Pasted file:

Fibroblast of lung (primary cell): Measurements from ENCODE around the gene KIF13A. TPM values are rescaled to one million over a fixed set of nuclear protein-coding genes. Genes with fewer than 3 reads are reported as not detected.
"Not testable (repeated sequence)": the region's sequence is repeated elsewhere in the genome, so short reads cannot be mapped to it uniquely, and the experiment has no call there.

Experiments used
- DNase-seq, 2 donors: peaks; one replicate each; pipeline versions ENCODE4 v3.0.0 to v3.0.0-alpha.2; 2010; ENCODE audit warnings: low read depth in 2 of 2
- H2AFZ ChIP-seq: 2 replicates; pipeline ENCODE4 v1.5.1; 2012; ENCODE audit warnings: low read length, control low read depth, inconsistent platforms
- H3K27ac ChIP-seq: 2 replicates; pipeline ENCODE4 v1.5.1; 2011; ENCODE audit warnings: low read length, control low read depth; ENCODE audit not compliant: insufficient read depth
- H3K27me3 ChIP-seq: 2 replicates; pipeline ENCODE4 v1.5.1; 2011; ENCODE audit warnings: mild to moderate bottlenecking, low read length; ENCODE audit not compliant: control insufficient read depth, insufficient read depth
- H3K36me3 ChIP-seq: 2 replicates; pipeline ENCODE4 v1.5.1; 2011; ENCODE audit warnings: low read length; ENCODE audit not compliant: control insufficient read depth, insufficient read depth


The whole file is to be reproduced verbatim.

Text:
Fibroblast of lung (primary cell): Measurements from ENCODE around the gene KIF13A. TPM values are rescaled to one million over a fixed set of nuclear protein-coding genes. Genes with fewer than 3 reads are reported as not detected.
"Not testable (repeated sequence)": the region's sequence is repeated elsewhere in the genome, so short reads cannot be mapped to it uniquely, and the experiment has no call there.

Experiments used
- DNase-seq, 2 donors: peaks; one replicate each; pipeline versions ENCODE4 v3.0.0 to v3.0.0-alpha.2; 2010; ENCODE audit warnings: low read depth in 2 of 2
- H2AFZ ChIP-seq: 2 replicates; pipeline ENCODE4 v1.5.1; 2012; ENCODE audit warnings: low read length, control low read depth, inconsistent platforms
- H3K27ac ChIP-seq: 2 replicates; pipeline ENCODE4 v1.5.1; 2011; ENCODE audit warnings: low read length, control low read depth; ENCODE audit not compliant: insufficient read depth
- H3K27me3 ChIP-seq: 2 replicates; pipeline ENCODE4 v1.5.1; 2011; ENCODE audit warnings: mild to moderate bottlenecking, low read length; ENCODE audit not compliant: control insufficient read depth, insufficient read depth
- H3K36me3 ChIP-seq: 2 replicates; pipeline ENCODE4 v1.5.1; 2011; ENCODE audit warnings: low read length; ENCODE audit not compliant: control insufficient read depth, insufficient read depth